Primary Resource

"Account of Col. George Mercer's Arrival in Virginia, and his Resignation of the Office of Stamp Distributor" (October 31, 1765)

In this letter to the people of Williamsburg, dated October 31, 1765, George Mercer—the appointed stamp distributer for Virginia—describes a protest against the Stamp Act.

Transcription from Original

Williamsburg (in Virginia), Oct. 31.

This week arrived in York river, the ship Leeds, Capt. Anderson, in 9 weeks from London, on board of which came passenger George Mercer, Esq., Chief Distributor of Stamps for this colony. Yesterday in the evening he arrived in this city, and upon his walking up streets as far as the Capitol, in his way to the Governor's, was accosted by a concourse of gentlemen assembled from all parts of the colony, the General court sitting at this time. They insisted he should immediately satisfy the company (which constantly increased) whether he intended to act as a commissioner under the Stamp Act; Mr. Mercer told them that any answer to so important a question that he should make, under such circumstances, would be attributed to fear; though he believed none of his countrymen, as he had never injured them, could have any design against his person; insisted that he ought to be allowed to wait on the Governor and Council, and to receive a true information of the sentiments of the colony (whose benefit and prosperity he had as much at heart as any man in it) and that he would, for the satisfaction of the company then assembled, give them his answer on Friday at ten o'clock. This seemed to satisfy them, and they attended him up as far as the Coffee-House, where the Governor, most of the Council, and a great number of gentlemen were assembled; but soon after many more people got together, and insisted on a more speedy and satisfactory answer, declaring they would not depart without one. In some time, upon Mr. Mercer's promising them an answer by five o'clock this evening, they departed well pleased; and he met with no further molestation.

And accordingly he was met this evening at the capitol, and addressed himself to the company as follows:

I now have met you agreeable to yesterday's promise, to give my country some assurances which I would have been glad I could with any tolerable propriety have done sooner.

I flatter myself no judicious man can blame me for accepting an office under an authority that was never disputed by any from whom I could be advised of the propriety or weight of the objections. I do acknowledge that some little time before I left England I heard of, and saw, some resolves which were said to be made by the House of Burgesses of Virginia; but as the authenticity of them was disputed, they never appearing but in private hands, and so often and differently represented and explained to me, I determined to know the real sentiments of my countrymen from themselves: And I am concerned to say that those sentiments were so suddenly and unexpectedly communicated to me, that I was altogether unprepared to give an immediate answer upon so important a point; for in however unpopular a light I may lately have been viewed, and notwithstanding the many insults I have from this day's conversation been informed were offered me in effigy in many parts of the colony; yet I still flatter myself that time will justify me; and that my conduct may not be condemned after being cooly inquired into.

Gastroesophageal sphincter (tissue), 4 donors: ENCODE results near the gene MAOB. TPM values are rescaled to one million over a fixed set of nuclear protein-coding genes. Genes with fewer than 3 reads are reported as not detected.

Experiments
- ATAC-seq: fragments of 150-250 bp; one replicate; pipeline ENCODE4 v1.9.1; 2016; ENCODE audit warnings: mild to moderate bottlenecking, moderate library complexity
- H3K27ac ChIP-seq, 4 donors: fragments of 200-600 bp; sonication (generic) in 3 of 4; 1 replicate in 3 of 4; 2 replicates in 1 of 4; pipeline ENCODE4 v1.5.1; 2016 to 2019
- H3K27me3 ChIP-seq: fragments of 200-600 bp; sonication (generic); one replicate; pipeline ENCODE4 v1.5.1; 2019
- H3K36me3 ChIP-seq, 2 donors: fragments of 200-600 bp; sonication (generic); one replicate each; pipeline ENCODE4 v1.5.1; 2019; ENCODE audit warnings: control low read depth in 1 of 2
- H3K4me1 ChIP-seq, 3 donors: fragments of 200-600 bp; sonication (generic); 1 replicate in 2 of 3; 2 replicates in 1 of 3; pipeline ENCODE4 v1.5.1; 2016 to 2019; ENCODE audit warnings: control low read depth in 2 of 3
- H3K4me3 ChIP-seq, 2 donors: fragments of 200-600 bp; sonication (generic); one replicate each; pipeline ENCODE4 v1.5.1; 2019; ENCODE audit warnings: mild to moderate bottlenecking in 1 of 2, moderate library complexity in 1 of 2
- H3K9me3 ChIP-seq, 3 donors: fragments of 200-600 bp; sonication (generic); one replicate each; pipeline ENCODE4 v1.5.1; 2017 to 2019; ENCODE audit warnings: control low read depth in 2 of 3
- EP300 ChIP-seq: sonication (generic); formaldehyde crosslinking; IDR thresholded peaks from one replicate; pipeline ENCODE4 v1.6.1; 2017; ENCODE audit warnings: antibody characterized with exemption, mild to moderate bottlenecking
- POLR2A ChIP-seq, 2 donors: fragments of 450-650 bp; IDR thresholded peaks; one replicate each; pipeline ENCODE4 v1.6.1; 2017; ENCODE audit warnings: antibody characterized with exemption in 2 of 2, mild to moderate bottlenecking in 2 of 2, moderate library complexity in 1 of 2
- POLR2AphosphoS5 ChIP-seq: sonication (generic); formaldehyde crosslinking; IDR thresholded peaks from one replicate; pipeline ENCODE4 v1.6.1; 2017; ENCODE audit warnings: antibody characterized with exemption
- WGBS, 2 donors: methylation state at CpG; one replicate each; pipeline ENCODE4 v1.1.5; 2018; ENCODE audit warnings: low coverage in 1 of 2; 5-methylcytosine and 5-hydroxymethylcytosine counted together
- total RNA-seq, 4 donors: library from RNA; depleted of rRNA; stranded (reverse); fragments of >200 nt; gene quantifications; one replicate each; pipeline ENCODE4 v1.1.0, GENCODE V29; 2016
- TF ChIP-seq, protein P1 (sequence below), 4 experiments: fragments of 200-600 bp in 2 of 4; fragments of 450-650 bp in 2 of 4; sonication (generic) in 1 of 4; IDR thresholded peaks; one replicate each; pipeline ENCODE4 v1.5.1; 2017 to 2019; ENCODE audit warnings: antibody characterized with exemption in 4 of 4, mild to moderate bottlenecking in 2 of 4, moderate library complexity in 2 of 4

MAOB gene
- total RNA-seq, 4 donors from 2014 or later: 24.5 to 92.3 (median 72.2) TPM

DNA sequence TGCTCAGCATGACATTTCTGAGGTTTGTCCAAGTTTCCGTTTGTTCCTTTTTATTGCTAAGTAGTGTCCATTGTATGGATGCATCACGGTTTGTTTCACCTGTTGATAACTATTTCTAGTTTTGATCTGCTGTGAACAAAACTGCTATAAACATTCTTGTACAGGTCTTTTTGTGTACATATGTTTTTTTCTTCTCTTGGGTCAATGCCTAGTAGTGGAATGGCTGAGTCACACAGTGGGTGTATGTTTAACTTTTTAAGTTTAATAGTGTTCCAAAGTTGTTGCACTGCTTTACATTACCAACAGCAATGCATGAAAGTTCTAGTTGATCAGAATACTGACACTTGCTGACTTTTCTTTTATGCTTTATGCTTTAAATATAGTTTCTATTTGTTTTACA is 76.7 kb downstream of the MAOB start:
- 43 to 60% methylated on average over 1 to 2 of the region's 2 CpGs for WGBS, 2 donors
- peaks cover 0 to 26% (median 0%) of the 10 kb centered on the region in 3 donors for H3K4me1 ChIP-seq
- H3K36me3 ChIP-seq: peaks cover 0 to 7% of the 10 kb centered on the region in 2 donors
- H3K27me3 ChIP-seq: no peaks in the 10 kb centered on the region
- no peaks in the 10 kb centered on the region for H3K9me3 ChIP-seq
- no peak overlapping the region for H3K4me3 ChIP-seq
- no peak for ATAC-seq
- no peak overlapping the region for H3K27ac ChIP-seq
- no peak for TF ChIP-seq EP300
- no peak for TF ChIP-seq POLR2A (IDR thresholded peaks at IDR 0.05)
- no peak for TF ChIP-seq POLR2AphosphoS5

The commission so very disagreeable to my countrymen was solely obtained by the genteel recommendation of their representatives in General Assembly, unasked for; and though this is contradictory to public report, which I am told charges me with assisting the passage of the Stamp Act, upon the promise of the commission in this colony, yet I hope it will meet with credit, when I assure you I was so far from assisting it, or having any previous promise from the Ministry, that I did not know of my appointment until some time after my return from Ireland, where I was at the commencement of the session of Parliament, and for a long time after the act had passed.

Thus, gentlemen, I am circumstanced. I should be glad to act now in such a manner as would justify me to my friends and countrymen here, and the authority which appointed me; but the time you have allotted me for my answer is so very short that I have not yet been able to discover that happy medium, therefore must intreat you to be referred to my future conduct, with this assurance in the mean time that I will not, directly or indirectly, by myself or deputies, proceed in the execution of the act until I receive further orders from England, and not then without the assent of the General Assembly of this colony; and that no man can more ardently and sincerely wish the prosperity thereof, or is more desirous of securing all its just rights and privileges, than

Gentlemen, Yours &c.,

George Mercer.